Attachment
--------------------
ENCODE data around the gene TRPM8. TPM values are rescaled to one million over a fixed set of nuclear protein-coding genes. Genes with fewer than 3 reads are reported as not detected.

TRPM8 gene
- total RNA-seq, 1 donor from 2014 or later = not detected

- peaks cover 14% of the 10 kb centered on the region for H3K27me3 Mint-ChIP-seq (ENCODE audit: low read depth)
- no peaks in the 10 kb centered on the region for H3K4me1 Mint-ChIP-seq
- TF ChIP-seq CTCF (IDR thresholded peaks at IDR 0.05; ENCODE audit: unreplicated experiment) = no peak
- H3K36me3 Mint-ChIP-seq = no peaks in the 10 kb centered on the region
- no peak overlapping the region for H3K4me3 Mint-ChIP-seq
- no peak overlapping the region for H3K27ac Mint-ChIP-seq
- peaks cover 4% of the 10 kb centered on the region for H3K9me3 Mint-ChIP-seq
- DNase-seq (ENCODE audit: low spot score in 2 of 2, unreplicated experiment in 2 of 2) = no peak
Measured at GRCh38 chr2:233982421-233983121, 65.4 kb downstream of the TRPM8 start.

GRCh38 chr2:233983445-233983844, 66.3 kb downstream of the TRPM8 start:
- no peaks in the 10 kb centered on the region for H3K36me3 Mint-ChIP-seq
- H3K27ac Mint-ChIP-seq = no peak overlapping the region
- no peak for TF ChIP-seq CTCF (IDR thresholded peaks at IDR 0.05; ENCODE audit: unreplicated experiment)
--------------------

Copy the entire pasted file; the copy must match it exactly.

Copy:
ENCODE data around the gene TRPM8. TPM values are rescaled to one million over a fixed set of nuclear protein-coding genes. Genes with fewer than 3 reads are reported as not detected.

TRPM8 gene
- total RNA-seq, 1 donor from 2014 or later = not detected

- peaks cover 14% of the 10 kb centered on the region for H3K27me3 Mint-ChIP-seq (ENCODE audit: low read depth)
- no peaks in the 10 kb centered on the region for H3K4me1 Mint-ChIP-seq
- TF ChIP-seq CTCF (IDR thresholded peaks at IDR 0.05; ENCODE audit: unreplicated experiment) = no peak
- H3K36me3 Mint-ChIP-seq = no peaks in the 10 kb centered on the region
- no peak overlapping the region for H3K4me3 Mint-ChIP-seq
- no peak overlapping the region for H3K27ac Mint-ChIP-seq
- peaks cover 4% of the 10 kb centered on the region for H3K9me3 Mint-ChIP-seq
- DNase-seq (ENCODE audit: low spot score in 2 of 2, unreplicated experiment in 2 of 2) = no peak
Measured at GRCh38 chr2:233982421-233983121, 65.4 kb downstream of the TRPM8 start.

GRCh38 chr2:233983445-233983844, 66.3 kb downstream of the TRPM8 start:
- no peaks in the 10 kb centered on the region for H3K36me3 Mint-ChIP-seq
- H3K27ac Mint-ChIP-seq = no peak overlapping the region
- no peak for TF ChIP-seq CTCF (IDR thresholded peaks at IDR 0.05; ENCODE audit: unreplicated experiment)